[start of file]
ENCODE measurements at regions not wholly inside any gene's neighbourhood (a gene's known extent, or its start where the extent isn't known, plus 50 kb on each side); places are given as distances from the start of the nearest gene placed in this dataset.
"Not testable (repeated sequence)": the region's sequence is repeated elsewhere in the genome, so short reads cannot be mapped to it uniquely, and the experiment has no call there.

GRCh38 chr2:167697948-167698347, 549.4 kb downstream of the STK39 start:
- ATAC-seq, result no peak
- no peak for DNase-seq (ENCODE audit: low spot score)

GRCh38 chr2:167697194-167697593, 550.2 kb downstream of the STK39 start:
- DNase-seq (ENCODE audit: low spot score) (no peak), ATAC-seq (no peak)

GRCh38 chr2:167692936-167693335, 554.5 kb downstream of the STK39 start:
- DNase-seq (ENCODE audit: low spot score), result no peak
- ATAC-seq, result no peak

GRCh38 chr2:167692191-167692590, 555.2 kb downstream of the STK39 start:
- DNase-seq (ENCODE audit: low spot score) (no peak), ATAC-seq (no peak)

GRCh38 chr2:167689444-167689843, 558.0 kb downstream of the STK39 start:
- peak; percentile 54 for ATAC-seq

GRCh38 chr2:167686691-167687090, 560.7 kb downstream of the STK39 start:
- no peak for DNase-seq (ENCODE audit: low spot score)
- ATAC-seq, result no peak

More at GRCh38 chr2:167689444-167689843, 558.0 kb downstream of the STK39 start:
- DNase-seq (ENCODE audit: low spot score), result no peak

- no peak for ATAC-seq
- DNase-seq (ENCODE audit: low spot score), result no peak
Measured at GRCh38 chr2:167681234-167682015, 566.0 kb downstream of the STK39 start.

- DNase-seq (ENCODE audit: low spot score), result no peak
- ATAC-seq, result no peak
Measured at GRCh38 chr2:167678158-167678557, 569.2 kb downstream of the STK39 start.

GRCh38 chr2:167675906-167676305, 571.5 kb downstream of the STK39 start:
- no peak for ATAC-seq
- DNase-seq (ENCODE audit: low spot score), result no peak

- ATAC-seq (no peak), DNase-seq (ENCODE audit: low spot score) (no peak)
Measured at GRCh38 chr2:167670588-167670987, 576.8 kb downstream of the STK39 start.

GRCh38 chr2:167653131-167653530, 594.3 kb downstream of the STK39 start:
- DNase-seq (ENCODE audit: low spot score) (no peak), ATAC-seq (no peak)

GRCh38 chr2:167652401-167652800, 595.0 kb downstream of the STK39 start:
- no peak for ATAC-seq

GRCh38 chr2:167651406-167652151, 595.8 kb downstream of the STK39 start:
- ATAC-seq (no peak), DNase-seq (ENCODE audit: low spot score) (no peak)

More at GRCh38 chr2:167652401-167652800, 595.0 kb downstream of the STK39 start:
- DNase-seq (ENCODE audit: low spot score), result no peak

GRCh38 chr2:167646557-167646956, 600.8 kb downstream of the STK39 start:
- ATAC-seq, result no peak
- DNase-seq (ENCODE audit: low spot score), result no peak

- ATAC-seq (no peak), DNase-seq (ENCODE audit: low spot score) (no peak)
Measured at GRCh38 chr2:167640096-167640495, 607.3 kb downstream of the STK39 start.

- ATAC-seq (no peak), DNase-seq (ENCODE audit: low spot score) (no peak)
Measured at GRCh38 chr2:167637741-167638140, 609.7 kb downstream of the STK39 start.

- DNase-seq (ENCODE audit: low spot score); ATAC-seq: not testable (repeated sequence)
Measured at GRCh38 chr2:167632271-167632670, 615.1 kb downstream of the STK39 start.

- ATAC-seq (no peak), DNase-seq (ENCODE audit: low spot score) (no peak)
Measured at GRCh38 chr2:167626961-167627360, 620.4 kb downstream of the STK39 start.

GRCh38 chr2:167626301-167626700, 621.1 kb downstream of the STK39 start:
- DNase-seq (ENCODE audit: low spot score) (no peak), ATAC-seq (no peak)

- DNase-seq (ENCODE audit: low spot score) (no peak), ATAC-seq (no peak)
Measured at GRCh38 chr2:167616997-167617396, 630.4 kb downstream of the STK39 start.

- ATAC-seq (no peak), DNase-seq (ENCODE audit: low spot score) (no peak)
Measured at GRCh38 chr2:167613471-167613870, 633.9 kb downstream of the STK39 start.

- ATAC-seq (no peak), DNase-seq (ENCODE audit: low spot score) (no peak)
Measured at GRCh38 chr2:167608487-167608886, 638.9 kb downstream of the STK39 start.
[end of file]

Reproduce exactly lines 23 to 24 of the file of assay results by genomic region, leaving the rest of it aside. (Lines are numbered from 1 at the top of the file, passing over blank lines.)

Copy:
- DNase-seq (ENCODE audit: low spot score), result no peak
- ATAC-seq, result no peak